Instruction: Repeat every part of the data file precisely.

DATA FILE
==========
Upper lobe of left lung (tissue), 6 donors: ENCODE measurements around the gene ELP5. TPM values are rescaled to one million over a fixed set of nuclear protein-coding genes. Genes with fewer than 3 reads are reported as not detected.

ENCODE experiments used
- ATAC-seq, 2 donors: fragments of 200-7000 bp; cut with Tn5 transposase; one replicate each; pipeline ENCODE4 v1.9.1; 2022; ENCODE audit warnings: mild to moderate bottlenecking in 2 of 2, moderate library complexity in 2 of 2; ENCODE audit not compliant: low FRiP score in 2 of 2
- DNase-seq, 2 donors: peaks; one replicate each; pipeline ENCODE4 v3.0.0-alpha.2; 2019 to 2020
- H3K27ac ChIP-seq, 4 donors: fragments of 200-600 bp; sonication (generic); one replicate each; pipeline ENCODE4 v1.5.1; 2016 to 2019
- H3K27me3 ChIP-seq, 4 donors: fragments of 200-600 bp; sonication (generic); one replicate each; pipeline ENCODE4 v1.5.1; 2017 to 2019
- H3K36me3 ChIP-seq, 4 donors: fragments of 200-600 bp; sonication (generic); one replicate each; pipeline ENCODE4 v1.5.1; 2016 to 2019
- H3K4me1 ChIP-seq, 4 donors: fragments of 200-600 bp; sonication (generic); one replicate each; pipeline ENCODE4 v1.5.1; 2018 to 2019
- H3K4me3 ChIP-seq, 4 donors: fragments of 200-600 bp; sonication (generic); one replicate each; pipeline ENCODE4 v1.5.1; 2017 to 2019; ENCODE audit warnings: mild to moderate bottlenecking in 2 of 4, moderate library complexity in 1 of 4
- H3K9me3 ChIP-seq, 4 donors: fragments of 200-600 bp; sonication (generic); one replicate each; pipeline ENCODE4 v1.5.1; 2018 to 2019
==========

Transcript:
Upper lobe of left lung (tissue), 6 donors: ENCODE measurements around the gene ELP5. TPM values are rescaled to one million over a fixed set of nuclear protein-coding genes. Genes with fewer than 3 reads are reported as not detected.

ENCODE experiments used
- ATAC-seq, 2 donors: fragments of 200-7000 bp; cut with Tn5 transposase; one replicate each; pipeline ENCODE4 v1.9.1; 2022; ENCODE audit warnings: mild to moderate bottlenecking in 2 of 2, moderate library complexity in 2 of 2; ENCODE audit not compliant: low FRiP score in 2 of 2
- DNase-seq, 2 donors: peaks; one replicate each; pipeline ENCODE4 v3.0.0-alpha.2; 2019 to 2020
- H3K27ac ChIP-seq, 4 donors: fragments of 200-600 bp; sonication (generic); one replicate each; pipeline ENCODE4 v1.5.1; 2016 to 2019
- H3K27me3 ChIP-seq, 4 donors: fragments of 200-600 bp; sonication (generic); one replicate each; pipeline ENCODE4 v1.5.1; 2017 to 2019
- H3K36me3 ChIP-seq, 4 donors: fragments of 200-600 bp; sonication (generic); one replicate each; pipeline ENCODE4 v1.5.1; 2016 to 2019
- H3K4me1 ChIP-seq, 4 donors: fragments of 200-600 bp; sonication (generic); one replicate each; pipeline ENCODE4 v1.5.1; 2018 to 2019
- H3K4me3 ChIP-seq, 4 donors: fragments of 200-600 bp; sonication (generic); one replicate each; pipeline ENCODE4 v1.5.1; 2017 to 2019; ENCODE audit warnings: mild to moderate bottlenecking in 2 of 4, moderate library complexity in 1 of 4
- H3K9me3 ChIP-seq, 4 donors: fragments of 200-600 bp; sonication (generic); one replicate each; pipeline ENCODE4 v1.5.1; 2018 to 2019